has seen very limited use, likely because it is a national algorithm
   specific to a very small number of countries.

   Implementation developers who want to know which algorithms to
   implement in DNSSEC software should refer to [RFC8624].  Note that
   this specification is only about what algorithms should and should
   not be included in implementations, i.e., it is not advice about
   which algorithms zone operators should or should not use for signing,
   nor which algorithms recursive resolver operators should or should
   not use for validation.

4.  Extensions to DNSSEC

   The DNSSEC community has extended the DNSSEC core and the
   cryptographic algorithms, both in terms of describing good
   operational practices and in new protocols.  Some of the RFCs that
   describe these extensions include the following:

   *  [RFC5011] describes a method to help resolvers update their DNSSEC
      trust anchors in an automated fashion.  This method was used in
      2018 to update the DNS root trust anchor.

   *  [RFC6781] is a compendium of operational practices that may not be
      obvious from reading just the core specifications.

   *  [RFC7344] describes using the CDS and CDNSKEY resource records to
      help automate the maintenance of DS records in the parents of
      signed zones.

   *  [RFC8078] extends [RFC7344] by showing how to do initial setup of
      trusted relationships between signed parent and child zones.

   *  [RFC8198] describes how a validating resolver can emit fewer
      queries in signed zones that use NSEC and NSEC3 for negative

   *  [RFC9077] updates [RFC8198] with respect to the TTL fields in
      signed records.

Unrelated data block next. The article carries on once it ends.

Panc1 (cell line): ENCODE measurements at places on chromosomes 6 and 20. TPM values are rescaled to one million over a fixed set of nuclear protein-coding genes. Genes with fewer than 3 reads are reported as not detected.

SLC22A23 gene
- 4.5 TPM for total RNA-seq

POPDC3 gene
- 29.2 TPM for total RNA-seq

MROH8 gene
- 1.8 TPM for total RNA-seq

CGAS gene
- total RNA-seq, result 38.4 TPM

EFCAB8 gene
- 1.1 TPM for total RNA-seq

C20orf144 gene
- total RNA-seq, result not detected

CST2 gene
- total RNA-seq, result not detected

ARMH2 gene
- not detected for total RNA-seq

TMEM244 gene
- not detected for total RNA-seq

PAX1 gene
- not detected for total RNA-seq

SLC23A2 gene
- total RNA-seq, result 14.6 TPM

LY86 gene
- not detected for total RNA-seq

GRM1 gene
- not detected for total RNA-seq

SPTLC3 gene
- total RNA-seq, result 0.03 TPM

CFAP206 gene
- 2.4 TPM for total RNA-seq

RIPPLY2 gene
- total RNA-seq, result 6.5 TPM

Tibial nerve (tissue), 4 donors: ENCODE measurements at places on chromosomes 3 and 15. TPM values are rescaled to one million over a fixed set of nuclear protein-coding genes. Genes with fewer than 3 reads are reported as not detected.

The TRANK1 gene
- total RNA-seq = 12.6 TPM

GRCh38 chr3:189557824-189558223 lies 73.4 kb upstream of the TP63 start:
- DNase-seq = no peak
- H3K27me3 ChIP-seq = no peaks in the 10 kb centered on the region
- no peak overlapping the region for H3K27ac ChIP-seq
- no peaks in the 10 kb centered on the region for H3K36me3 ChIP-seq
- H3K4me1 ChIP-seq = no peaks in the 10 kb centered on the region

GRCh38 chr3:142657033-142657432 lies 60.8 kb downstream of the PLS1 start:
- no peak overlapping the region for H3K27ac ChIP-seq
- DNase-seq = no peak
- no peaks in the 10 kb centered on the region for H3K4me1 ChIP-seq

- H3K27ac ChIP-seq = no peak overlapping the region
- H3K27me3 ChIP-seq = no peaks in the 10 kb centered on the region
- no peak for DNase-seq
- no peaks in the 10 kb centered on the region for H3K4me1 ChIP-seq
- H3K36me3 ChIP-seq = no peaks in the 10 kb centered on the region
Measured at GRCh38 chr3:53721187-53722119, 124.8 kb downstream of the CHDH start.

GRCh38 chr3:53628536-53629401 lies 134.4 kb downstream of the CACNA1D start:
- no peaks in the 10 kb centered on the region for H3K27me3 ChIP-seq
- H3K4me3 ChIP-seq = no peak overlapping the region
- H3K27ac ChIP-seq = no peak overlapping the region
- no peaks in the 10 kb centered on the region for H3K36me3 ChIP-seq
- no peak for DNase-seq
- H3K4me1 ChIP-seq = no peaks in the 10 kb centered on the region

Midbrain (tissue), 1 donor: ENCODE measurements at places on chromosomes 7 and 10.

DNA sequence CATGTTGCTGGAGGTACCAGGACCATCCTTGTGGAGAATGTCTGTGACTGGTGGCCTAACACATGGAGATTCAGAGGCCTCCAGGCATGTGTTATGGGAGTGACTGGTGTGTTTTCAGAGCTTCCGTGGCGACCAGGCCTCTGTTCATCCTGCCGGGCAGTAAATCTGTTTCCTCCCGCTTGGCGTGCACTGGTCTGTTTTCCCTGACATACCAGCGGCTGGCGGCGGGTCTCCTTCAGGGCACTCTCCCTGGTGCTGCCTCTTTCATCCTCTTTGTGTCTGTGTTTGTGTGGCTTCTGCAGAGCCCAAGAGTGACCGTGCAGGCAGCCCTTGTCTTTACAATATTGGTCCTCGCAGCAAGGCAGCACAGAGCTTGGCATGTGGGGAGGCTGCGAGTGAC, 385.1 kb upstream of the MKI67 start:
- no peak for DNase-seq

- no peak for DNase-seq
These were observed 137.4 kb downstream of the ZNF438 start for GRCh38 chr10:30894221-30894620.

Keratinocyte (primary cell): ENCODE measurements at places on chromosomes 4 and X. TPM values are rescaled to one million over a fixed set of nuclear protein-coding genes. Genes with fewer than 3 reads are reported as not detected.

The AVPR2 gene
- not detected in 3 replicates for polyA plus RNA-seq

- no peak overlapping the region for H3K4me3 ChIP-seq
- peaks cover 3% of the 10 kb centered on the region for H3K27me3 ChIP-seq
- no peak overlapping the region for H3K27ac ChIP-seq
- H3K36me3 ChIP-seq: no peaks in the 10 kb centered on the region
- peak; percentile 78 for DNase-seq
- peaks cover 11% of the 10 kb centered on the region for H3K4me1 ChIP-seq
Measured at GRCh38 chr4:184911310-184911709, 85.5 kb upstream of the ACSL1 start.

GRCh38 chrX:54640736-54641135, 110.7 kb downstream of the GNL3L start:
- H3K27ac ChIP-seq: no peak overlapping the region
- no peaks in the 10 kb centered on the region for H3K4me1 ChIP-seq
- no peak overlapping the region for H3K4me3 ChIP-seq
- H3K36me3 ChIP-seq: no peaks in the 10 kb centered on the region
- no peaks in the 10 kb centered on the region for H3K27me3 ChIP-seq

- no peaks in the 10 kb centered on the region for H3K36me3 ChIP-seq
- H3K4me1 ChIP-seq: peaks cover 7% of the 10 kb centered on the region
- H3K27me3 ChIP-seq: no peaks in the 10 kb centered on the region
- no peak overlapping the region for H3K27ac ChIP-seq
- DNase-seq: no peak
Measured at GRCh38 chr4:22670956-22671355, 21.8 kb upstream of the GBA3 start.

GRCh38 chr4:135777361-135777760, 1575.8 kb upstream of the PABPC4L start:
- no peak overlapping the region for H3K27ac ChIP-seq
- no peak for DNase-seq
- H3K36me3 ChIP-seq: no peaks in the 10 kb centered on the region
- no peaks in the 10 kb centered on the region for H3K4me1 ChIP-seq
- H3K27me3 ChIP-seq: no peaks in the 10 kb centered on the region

5.  Additional Documents of Interest

   The documents listed above constitute the core of DNSSEC, the
   additional cryptographic algorithms, and the major extensions to
   DNSSEC.  This section lists some additional documents that someone
   interested in implementing or operating DNSSEC might find of value:

   *  [RFC4470] "describes how to construct DNSSEC NSEC resource records
      that cover a smaller range of names than called for by [RFC4034].
      By generating and signing these records on demand, authoritative
      name servers can effectively stop the disclosure of zone contents
      otherwise made possible by walking the chain of NSEC records in a
      signed zone".

   *  [RFC6975] "specifies a way for validating end-system resolvers to
      signal to a server which digital signature and hash algorithms
      they support".

   *  [RFC7129] "provides additional background commentary and some
      context for the NSEC and NSEC3 mechanisms used by DNSSEC to
      provide authenticated denial-of-existence responses".  This
      background is particularly important for understanding NSEC and
      NSEC3 usage.

   *  [RFC7583] "describes the issues surrounding the timing of events
      in the rolling of a key in a DNSSEC-secured zone".

   *  [RFC7646] "defines Negative Trust Anchors (NTAs), which can be
      used to mitigate DNSSEC validation failures by disabling DNSSEC
      validation at specified domains".

   *  [RFC7958] "describes the format and publication mechanisms IANA
      has used to distribute the DNSSEC trust anchors".

   *  [RFC8027] "describes problems that a Validating DNS resolver,
      stub-resolver, or application might run into within a non-
      compliant infrastructure".

   *  [RFC8145] "specifies two different ways for validating resolvers
      to signal to a server which keys are referenced in their chain of

   *  [RFC8499] contains lists of terminology used when talking about
      DNS; Sections 10 and 11 cover DNSSEC.

   *  [RFC8509] "specifies a mechanism that will allow an end user and
      third parties to determine the trusted key state for the root key
      of the resolvers that handle that user's DNS queries".

   *  [RFC8901] "presents deployment models that accommodate this
      scenario [when each DNS provider independently signs zone data
      with their own keys] and describes these key-management

   *  [RFC9276] "provides guidance on setting NSEC3 parameters based on